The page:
The April 10 concert wasn’t all Mozart. The first half provided an introductory warm-up with Henry Purcell’s famous Chacony (c.1680) as arranged by contemporary English composer Joby Talbot. Unlike Benjamin Britten’s earlier arrangement of 1963, Talbot’s relies almost entirely on percussion instruments, especially four different sets of tuned bells, for its effect. This makes for a pleasantly noisy experience until near the end of its six minutes, when the violins take over and play the melody entirely in otherwordly harmonics.

The Symphony in Three Movements of 1945 by Igor Stravinsky filled out the concert’s first half. Its first-movement Allegro seems an exercise in the contrasting sounds of musical material played in turn by the different sections of the orchestra: strings, woodwinds, and brass, plus piano and harpsichord. The second and third movements, marked Andante and Interlude, are played without interruption. The Andante is very quiet and the following Interlude the opposite, as the brass enter with percussion, the trombone then plays a duet with the piano, and the two keyboard instruments sum up before a somewhat raucous finish.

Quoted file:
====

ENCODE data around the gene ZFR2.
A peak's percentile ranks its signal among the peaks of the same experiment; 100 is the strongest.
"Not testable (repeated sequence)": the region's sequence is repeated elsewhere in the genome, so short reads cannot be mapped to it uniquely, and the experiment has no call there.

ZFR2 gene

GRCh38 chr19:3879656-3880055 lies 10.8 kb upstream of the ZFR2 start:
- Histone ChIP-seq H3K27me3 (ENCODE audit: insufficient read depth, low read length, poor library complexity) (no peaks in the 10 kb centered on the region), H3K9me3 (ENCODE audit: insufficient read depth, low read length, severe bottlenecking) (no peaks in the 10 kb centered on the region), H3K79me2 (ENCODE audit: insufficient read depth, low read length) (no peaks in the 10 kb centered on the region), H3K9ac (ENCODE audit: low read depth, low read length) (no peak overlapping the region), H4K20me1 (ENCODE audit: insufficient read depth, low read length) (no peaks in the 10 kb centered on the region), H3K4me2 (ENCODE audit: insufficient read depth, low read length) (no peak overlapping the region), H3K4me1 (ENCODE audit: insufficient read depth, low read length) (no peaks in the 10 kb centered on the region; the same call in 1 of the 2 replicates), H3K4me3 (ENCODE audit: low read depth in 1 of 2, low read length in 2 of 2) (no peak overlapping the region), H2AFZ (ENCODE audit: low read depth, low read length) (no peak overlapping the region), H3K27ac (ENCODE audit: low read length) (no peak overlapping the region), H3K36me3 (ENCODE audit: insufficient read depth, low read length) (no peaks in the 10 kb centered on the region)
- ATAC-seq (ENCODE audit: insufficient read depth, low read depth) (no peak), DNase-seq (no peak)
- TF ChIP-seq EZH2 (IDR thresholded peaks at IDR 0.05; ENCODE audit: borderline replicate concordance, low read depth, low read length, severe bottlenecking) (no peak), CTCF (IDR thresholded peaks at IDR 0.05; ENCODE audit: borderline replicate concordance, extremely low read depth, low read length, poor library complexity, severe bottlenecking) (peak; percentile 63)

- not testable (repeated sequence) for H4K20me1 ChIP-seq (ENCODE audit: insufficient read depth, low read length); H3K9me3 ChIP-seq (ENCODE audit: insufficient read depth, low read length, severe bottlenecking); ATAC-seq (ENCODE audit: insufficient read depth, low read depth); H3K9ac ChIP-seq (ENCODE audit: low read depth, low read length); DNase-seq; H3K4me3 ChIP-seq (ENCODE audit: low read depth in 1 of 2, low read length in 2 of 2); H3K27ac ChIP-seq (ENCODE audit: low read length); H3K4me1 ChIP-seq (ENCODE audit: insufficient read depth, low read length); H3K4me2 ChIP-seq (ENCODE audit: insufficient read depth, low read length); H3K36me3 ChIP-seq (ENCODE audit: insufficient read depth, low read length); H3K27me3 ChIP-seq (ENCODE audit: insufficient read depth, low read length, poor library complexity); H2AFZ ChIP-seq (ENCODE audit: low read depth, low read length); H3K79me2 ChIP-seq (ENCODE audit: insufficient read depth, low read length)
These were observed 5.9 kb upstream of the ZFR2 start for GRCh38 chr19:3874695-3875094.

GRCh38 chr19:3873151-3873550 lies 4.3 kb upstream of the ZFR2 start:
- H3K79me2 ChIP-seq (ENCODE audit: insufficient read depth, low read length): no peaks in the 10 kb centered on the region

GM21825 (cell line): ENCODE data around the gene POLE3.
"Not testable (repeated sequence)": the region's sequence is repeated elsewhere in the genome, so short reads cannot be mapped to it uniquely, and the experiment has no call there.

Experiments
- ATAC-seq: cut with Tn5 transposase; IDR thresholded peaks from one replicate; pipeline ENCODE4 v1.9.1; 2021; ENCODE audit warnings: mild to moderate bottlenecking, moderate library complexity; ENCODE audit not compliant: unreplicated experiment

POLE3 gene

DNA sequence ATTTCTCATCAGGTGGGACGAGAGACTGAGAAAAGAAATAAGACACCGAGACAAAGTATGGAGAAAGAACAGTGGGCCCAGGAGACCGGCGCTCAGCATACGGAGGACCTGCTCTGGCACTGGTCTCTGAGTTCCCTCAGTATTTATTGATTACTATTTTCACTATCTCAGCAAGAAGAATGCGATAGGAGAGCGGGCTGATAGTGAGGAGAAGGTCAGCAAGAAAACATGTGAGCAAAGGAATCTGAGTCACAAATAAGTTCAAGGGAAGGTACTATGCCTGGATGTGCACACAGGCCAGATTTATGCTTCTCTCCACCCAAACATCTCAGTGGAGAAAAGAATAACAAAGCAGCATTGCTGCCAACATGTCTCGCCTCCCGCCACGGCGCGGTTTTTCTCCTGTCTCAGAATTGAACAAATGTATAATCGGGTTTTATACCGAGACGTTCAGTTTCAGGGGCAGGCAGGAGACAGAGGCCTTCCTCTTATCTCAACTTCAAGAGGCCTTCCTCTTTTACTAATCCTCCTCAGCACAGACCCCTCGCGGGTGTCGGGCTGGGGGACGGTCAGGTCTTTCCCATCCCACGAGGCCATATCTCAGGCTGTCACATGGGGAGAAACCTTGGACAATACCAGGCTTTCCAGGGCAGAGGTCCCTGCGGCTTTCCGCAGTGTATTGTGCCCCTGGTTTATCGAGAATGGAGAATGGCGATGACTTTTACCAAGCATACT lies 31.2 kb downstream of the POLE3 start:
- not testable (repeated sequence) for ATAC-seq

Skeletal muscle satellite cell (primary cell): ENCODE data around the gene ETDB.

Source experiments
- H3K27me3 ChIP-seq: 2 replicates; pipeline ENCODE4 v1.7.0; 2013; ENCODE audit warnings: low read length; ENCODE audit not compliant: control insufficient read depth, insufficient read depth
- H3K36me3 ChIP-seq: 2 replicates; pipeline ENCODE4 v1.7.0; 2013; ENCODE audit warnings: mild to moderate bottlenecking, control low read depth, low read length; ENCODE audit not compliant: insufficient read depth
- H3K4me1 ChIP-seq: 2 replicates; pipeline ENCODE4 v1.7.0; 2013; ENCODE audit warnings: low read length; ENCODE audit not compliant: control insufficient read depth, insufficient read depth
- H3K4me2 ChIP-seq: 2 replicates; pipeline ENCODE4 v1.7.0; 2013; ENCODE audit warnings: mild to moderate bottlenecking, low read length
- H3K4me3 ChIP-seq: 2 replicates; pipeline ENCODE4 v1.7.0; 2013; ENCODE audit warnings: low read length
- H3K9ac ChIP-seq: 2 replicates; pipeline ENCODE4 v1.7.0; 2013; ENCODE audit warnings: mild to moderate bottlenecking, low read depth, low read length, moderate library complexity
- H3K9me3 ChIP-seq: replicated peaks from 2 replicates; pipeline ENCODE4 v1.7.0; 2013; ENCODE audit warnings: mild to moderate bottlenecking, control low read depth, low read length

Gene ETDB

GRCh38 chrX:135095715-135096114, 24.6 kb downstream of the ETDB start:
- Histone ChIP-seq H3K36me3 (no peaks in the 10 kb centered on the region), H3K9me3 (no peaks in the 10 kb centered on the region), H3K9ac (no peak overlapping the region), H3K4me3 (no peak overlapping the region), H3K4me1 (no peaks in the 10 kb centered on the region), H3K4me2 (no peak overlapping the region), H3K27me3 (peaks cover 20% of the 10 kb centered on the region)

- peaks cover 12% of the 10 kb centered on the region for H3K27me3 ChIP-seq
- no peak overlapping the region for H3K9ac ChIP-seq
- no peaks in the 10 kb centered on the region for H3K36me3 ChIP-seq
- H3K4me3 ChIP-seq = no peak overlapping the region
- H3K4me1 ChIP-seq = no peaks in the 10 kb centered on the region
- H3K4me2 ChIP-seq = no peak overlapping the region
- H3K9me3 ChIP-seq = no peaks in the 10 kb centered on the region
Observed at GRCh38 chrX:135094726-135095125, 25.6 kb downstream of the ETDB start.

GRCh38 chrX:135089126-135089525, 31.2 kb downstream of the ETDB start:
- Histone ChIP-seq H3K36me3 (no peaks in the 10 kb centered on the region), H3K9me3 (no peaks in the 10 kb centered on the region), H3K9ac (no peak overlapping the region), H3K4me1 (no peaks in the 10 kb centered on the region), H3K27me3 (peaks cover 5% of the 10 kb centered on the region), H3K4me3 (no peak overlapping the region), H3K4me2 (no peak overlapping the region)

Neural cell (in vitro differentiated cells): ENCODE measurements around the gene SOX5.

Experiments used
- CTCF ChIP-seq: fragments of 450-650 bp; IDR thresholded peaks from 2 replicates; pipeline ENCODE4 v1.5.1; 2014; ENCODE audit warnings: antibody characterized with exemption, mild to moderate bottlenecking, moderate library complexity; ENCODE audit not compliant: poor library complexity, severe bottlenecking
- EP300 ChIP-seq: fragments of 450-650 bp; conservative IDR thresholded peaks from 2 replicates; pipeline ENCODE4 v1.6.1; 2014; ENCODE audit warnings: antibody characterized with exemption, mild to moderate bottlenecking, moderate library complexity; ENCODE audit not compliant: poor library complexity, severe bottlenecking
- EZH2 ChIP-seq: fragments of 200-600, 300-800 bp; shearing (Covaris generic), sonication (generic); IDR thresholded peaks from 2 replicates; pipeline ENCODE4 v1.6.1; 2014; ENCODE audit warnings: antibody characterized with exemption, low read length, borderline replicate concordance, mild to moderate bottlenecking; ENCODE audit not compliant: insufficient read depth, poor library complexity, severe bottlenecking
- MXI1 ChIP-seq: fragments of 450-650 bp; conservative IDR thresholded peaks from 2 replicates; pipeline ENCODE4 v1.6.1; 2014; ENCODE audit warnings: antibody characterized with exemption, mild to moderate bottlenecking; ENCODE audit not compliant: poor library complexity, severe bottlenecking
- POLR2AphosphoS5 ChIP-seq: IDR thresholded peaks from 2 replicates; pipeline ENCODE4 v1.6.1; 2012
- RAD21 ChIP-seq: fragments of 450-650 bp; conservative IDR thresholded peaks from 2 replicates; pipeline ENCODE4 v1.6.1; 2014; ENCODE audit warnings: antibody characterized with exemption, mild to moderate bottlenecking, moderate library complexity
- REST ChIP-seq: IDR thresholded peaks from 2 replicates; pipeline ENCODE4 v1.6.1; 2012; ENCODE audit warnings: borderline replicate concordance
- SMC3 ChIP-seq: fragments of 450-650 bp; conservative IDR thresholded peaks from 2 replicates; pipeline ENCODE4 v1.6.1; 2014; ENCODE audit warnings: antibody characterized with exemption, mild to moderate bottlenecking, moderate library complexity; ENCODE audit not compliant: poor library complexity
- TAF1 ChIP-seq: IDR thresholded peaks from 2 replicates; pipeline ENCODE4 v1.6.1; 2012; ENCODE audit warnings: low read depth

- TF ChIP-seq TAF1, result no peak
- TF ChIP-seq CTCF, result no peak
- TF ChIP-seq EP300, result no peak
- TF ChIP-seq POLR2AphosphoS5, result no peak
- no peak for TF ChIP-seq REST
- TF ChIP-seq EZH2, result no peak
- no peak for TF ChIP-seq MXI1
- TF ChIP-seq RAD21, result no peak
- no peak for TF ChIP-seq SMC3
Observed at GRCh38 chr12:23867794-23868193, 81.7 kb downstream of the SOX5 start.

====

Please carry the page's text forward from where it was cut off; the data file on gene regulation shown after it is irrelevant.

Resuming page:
Composer Igor Stravinsky.

Stravinsky wrote that “This Symphony has no program, nor is it a specific expression of any given occasion; it would be futile to seek these in my work.” He then went on to qualify: “But during the process of creation in this, our arduous time of sharp and shifting events, of despair and hope… it may be that all those repercussions have left traces in this Symphony.”

A few years later, Stravinsky completely contradicted his first statement when he linked each of the Symphony’s movements to “a specific cinematographic impression of the war.” But he was nevertheless correct in noting the futility of “seeking these in my work,” because nothing is added to the listening experience to know that the first movement’s inspiration came from a documentary film about scorched earth tactics in China or that the second movement recalls the Hollywood film The Song of Bernadette, the score of which Stravinsky had briefly worked on. And if you hear in the third movement the goose-stepping of Hitler’s soldiers or even the war in Europe’s conclusion in the tutti finale, you’re succumbing to Stravinsky’s description of his program, not to the music per se.